Weary of the conventions of Parisian society, a rich playboy and a youthful courtesan-in-training enjoy a platonic friendship, but it may not stay platonic for long. Gaston, the scion of a wealthy Parisian family finds emotional refuge from the superficial lifestyle of upper class Parisian 1900s society with the former mistress of his uncle and her outgoing, tomboy granddaughter, Gigi. When Gaston becomes aware that Gigi has matured into a woman, her grandmother and aunt, who have educated Gigi to be a wealthy man's mistress, urge the pair to act out their roles but love adds a surprise twist to this delightful turn-of-the 20th century Cinderella story.Written by
Gigi's house had once been a home for one of the wealthiest aristocratic families in Paris, but over the years the neighborhood's character had declined, and the house had been divided into small apartments. Freed and Minnelli felt this suited the character of Gigi's family perfectly. See more »
In the scene where Alicia is teaching Gigi about the jewels, in a shot, Alicia is facing Gigi, having her hands pointing up and Gigi is facing her, listening. In the very next shot, Alicia is playing with a string of pearls, facing away from Gigi. Gigi is sitting beside her but also not facing her but still looking at her. See more »
[Honore walks through Paris and greets the viewer]
Good afternoon! As you see, this lovely city all around us is Paris, and this lovely park is of course the Bois de Boulogne. Who am I? Well, allow me to introduce myself: I am Honore Lachaille. Born: Paris. When...
...not lately. This is 1900, so let's just say not in this century. Circumstances: comfortable. Profession: lover, and collector of beautiful things. Not antiques mind you, younger things.
[...] See more »
In some prints shown on television, we see still photos of Leslie Caron part of the time during the song "Gigi", instead of seeing Louis Jourdan singing. (This occurs after the verse and first chorus, when the orchestra plays the song while Jourdan only exclaims "Gigi!") As shown currently, we see Jourdan singing throughout the whole song, as in the theatrical release. See more »
Directed by Vincente Minnelli and starring Leslie Caron as the title character, "Gigi" (1958) is nothing short of sweet and delightful. Gigi is a coltish teen in 1900's Paris who lives with her grandmother Madame Alvarez (Hermione Gingold) and who loves to hang out with family friend Gaston Lachaille (Louis Jourdan), an international jet-setter and playboy whose every relationship is documented in the papers. The pseudo-narrator of the film is Henri Lachaille (Maurice Chevalier), Gaston's uncle and a notorious playboy in his own right, who loves to give his nephew relationship advice, solicited or not. Gigi is being bred by her grandmother and aunt to become a refined woman so she can become a mistress for rich and powerful men, so it comes as both a surprise and delight to the women to discover that Gaston may be a suitable candidate. However, Gigi's innocence may not allow this to happen, as she struggles with making the transition between carefree girl to a refined lady with social responsibilities.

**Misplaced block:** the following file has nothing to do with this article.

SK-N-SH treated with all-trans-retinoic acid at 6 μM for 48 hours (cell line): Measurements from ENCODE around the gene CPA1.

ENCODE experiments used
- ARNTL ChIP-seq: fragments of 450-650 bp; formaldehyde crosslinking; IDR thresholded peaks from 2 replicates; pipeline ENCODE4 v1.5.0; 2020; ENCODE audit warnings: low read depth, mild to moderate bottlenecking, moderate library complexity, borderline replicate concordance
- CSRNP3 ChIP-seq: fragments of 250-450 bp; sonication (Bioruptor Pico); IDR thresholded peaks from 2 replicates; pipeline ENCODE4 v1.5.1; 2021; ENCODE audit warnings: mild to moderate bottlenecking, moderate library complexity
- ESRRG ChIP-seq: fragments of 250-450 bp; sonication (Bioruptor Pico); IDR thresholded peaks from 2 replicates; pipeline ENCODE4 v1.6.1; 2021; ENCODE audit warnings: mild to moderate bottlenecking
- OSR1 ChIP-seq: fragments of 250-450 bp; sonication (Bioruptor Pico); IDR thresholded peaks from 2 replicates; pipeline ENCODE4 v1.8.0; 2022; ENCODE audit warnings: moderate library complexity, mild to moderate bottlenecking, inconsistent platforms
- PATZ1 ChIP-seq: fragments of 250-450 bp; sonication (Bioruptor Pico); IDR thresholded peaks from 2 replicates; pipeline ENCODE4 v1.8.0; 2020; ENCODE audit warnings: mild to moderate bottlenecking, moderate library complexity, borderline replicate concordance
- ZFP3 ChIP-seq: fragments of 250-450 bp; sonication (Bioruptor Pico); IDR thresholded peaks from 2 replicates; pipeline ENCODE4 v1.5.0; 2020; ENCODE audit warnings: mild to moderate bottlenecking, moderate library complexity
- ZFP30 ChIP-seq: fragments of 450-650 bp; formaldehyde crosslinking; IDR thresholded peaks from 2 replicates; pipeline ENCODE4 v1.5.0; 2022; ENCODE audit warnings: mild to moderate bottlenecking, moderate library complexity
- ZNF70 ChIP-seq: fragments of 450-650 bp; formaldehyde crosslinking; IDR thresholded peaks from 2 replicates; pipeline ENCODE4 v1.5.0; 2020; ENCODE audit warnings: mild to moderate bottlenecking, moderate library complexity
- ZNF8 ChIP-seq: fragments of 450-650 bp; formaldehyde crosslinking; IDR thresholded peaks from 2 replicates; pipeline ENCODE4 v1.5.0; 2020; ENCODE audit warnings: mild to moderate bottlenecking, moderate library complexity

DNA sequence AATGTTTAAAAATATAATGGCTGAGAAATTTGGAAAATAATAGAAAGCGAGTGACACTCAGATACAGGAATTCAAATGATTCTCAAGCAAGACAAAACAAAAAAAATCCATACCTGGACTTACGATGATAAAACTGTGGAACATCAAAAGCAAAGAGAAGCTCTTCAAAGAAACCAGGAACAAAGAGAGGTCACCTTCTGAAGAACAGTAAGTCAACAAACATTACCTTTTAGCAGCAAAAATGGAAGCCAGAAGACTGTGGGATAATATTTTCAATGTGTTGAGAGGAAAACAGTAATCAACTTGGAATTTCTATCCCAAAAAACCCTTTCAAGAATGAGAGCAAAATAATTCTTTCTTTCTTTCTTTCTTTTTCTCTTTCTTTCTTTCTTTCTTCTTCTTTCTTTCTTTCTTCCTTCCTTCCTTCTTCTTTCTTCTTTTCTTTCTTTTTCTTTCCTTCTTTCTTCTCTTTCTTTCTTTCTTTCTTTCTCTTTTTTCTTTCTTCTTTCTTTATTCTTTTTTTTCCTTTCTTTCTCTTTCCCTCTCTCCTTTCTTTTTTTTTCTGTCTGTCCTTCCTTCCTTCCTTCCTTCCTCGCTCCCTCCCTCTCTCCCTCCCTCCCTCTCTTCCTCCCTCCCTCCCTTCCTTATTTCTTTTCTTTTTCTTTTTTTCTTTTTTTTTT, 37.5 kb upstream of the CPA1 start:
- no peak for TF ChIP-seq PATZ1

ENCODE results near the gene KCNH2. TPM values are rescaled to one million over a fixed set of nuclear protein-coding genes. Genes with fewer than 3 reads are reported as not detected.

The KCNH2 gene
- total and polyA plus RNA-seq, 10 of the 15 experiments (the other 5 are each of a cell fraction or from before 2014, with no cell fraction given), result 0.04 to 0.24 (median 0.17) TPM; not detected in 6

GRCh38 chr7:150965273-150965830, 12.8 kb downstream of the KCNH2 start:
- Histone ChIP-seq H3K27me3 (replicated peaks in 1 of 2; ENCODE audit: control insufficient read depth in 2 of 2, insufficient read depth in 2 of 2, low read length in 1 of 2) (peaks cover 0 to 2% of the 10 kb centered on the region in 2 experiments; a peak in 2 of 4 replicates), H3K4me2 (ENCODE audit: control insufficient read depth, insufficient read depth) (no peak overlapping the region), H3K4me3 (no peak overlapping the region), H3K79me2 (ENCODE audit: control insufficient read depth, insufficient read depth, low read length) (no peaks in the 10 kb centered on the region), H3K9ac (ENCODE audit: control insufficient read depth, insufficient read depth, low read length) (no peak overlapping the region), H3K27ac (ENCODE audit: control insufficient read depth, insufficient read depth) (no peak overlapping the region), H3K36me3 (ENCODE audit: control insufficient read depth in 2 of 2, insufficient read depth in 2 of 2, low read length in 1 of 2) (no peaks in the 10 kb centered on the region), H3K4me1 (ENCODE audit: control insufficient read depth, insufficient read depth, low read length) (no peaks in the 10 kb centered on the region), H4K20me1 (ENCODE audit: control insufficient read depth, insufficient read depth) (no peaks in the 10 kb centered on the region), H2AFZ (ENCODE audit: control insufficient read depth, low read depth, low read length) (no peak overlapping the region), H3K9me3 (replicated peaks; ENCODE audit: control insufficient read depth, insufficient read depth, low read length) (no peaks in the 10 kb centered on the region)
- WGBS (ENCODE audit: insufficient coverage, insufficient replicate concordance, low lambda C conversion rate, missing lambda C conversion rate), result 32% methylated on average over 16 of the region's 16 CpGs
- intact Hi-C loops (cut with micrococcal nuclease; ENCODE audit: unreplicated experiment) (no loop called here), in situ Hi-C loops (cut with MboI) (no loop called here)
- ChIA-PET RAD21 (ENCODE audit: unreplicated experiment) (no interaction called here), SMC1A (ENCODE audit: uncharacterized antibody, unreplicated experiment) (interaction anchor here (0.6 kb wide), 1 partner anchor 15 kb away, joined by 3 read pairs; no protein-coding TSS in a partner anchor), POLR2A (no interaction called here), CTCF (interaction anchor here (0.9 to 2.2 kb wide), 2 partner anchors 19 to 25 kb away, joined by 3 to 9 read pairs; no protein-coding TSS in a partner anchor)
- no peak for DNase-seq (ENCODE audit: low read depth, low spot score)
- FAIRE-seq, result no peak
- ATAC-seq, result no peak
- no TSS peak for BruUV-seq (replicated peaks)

Musicals are a rare genre on my "films I adore" list, but "Gigi" has long been a favorite film of mine, despite its sappy moments and sometimes corny jokes. What makes "Gigi" such a good film is its unmitigated Charm with a capital "C"; one can't help but grin a little when Chevalier sings "Thank Heaven for Little Girls" because he doesn't stop flashing that high voltage smile himself. And I cannot get through the scene between Chevalier and Gingold when they sing "I Remember it Well" by the seaside without tearing up because it is just so damn cute. Sure, the revelations and epiphanies are pretty easy and kind of out of nowhere, but considering it is an MGM musical from the 1950's, I would be surprised if there weren't these kinds of things. Everyone in the film looks like they are having a good time (particularly Chevalier), and the great Lerner-Loewe music against the Parisian backdrop is enough to sell me.
"Gigi", while being a 10-time Oscar winner (including Best Picture) has unfortunately been marginalized by some as a typical MGM fluff piece, could be a hard sell, particularly to the jaded Generation Y - and - younger audience. However, since I myself am probably one of the most cynical film-viewers I personally know of, take my word for it "Gigi" is a lot of fun, and a good way to spend two hours. 8/10 --Shelly
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